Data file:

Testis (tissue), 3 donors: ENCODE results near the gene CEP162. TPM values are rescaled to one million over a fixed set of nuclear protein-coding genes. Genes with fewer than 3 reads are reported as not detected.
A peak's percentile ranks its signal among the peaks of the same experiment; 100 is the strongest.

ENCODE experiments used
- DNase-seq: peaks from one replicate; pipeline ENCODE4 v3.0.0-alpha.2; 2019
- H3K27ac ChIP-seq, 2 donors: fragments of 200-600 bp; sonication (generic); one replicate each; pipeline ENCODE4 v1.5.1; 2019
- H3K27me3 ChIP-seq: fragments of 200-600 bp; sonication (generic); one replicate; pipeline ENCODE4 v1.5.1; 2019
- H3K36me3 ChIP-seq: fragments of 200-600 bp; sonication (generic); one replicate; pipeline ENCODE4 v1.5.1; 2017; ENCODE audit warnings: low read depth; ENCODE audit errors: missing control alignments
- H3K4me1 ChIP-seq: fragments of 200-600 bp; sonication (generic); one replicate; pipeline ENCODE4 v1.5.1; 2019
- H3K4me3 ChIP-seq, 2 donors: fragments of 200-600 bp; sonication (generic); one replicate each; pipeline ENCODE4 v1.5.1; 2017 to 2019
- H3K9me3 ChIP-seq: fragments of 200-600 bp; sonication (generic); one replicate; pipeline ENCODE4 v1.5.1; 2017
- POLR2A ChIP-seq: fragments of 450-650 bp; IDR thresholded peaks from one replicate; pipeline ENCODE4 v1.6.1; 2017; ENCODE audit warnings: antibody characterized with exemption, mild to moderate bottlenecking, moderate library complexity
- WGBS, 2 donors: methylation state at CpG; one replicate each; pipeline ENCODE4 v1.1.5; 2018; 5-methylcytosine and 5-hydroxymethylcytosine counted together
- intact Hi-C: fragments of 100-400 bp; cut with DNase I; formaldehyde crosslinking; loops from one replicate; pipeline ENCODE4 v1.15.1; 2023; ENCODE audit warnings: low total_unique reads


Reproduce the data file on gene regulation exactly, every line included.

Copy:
Testis (tissue), 3 donors: ENCODE results near the gene CEP162. TPM values are rescaled to one million over a fixed set of nuclear protein-coding genes. Genes with fewer than 3 reads are reported as not detected.
A peak's percentile ranks its signal among the peaks of the same experiment; 100 is the strongest.

ENCODE experiments used
- DNase-seq: peaks from one replicate; pipeline ENCODE4 v3.0.0-alpha.2; 2019
- H3K27ac ChIP-seq, 2 donors: fragments of 200-600 bp; sonication (generic); one replicate each; pipeline ENCODE4 v1.5.1; 2019
- H3K27me3 ChIP-seq: fragments of 200-600 bp; sonication (generic); one replicate; pipeline ENCODE4 v1.5.1; 2019
- H3K36me3 ChIP-seq: fragments of 200-600 bp; sonication (generic); one replicate; pipeline ENCODE4 v1.5.1; 2017; ENCODE audit warnings: low read depth; ENCODE audit errors: missing control alignments
- H3K4me1 ChIP-seq: fragments of 200-600 bp; sonication (generic); one replicate; pipeline ENCODE4 v1.5.1; 2019
- H3K4me3 ChIP-seq, 2 donors: fragments of 200-600 bp; sonication (generic); one replicate each; pipeline ENCODE4 v1.5.1; 2017 to 2019
- H3K9me3 ChIP-seq: fragments of 200-600 bp; sonication (generic); one replicate; pipeline ENCODE4 v1.5.1; 2017
- POLR2A ChIP-seq: fragments of 450-650 bp; IDR thresholded peaks from one replicate; pipeline ENCODE4 v1.6.1; 2017; ENCODE audit warnings: antibody characterized with exemption, mild to moderate bottlenecking, moderate library complexity
- WGBS, 2 donors: methylation state at CpG; one replicate each; pipeline ENCODE4 v1.1.5; 2018; 5-methylcytosine and 5-hydroxymethylcytosine counted together
- intact Hi-C: fragments of 100-400 bp; cut with DNase I; formaldehyde crosslinking; loops from one replicate; pipeline ENCODE4 v1.15.1; 2023; ENCODE audit warnings: low total_unique reads